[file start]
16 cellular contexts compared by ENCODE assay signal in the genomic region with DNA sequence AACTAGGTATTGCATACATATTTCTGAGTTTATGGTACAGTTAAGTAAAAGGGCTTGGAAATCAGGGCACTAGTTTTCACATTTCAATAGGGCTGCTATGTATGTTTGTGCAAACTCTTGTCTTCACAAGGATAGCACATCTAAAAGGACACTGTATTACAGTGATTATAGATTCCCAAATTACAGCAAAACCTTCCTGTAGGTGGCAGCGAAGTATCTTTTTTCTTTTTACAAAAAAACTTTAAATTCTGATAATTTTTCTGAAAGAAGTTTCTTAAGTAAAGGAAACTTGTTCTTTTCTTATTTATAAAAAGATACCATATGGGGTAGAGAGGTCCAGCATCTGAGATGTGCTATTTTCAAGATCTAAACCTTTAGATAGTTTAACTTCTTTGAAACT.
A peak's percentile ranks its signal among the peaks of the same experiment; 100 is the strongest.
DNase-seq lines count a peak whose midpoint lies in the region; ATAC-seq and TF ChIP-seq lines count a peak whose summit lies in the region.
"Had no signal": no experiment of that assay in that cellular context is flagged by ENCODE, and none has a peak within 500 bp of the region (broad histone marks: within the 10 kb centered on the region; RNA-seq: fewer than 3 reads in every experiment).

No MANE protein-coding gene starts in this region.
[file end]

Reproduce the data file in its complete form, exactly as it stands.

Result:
16 cellular contexts compared by ENCODE assay signal in the genomic region with DNA sequence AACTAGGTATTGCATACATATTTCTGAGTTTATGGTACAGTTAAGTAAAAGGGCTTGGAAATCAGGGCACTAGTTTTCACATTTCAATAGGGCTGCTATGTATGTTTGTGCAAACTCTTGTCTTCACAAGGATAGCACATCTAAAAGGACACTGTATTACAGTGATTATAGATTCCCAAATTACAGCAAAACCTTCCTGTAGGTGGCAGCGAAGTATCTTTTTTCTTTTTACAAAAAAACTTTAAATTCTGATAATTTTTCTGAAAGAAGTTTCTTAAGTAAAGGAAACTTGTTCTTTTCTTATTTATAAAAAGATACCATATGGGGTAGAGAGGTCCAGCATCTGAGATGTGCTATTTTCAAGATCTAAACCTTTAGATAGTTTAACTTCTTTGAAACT.
A peak's percentile ranks its signal among the peaks of the same experiment; 100 is the strongest.
DNase-seq lines count a peak whose midpoint lies in the region; ATAC-seq and TF ChIP-seq lines count a peak whose summit lies in the region.
"Had no signal": no experiment of that assay in that cellular context is flagged by ENCODE, and none has a peak within 500 bp of the region (broad histone marks: within the 10 kb centered on the region; RNA-seq: fewer than 3 reads in every experiment).

No MANE protein-coding gene starts in this region.